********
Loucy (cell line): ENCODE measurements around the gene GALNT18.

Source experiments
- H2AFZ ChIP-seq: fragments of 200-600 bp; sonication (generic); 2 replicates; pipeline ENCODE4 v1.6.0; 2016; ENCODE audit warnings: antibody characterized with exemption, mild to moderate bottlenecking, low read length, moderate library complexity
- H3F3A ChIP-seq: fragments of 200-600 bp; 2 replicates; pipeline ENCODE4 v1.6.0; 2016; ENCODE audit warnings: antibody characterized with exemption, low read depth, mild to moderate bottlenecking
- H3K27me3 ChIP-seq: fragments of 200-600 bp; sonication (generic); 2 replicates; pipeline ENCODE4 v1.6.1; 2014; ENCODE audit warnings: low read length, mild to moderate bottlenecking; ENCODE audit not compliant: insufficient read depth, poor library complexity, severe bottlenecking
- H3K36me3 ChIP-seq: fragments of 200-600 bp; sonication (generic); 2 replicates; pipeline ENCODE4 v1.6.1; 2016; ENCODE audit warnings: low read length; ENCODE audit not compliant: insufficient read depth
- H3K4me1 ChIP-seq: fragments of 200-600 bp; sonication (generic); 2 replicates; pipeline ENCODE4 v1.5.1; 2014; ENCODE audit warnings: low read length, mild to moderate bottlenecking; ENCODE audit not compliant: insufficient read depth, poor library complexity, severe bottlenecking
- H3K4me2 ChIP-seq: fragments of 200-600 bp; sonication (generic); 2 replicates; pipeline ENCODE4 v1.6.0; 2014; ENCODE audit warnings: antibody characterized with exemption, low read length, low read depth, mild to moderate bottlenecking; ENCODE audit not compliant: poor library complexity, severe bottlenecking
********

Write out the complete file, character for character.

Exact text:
Loucy (cell line): ENCODE measurements around the gene GALNT18.

Source experiments
- H2AFZ ChIP-seq: fragments of 200-600 bp; sonication (generic); 2 replicates; pipeline ENCODE4 v1.6.0; 2016; ENCODE audit warnings: antibody characterized with exemption, mild to moderate bottlenecking, low read length, moderate library complexity
- H3F3A ChIP-seq: fragments of 200-600 bp; 2 replicates; pipeline ENCODE4 v1.6.0; 2016; ENCODE audit warnings: antibody characterized with exemption, low read depth, mild to moderate bottlenecking
- H3K27me3 ChIP-seq: fragments of 200-600 bp; sonication (generic); 2 replicates; pipeline ENCODE4 v1.6.1; 2014; ENCODE audit warnings: low read length, mild to moderate bottlenecking; ENCODE audit not compliant: insufficient read depth, poor library complexity, severe bottlenecking
- H3K36me3 ChIP-seq: fragments of 200-600 bp; sonication (generic); 2 replicates; pipeline ENCODE4 v1.6.1; 2016; ENCODE audit warnings: low read length; ENCODE audit not compliant: insufficient read depth
- H3K4me1 ChIP-seq: fragments of 200-600 bp; sonication (generic); 2 replicates; pipeline ENCODE4 v1.5.1; 2014; ENCODE audit warnings: low read length, mild to moderate bottlenecking; ENCODE audit not compliant: insufficient read depth, poor library complexity, severe bottlenecking
- H3K4me2 ChIP-seq: fragments of 200-600 bp; sonication (generic); 2 replicates; pipeline ENCODE4 v1.6.0; 2014; ENCODE audit warnings: antibody characterized with exemption, low read length, low read depth, mild to moderate bottlenecking; ENCODE audit not compliant: poor library complexity, severe bottlenecking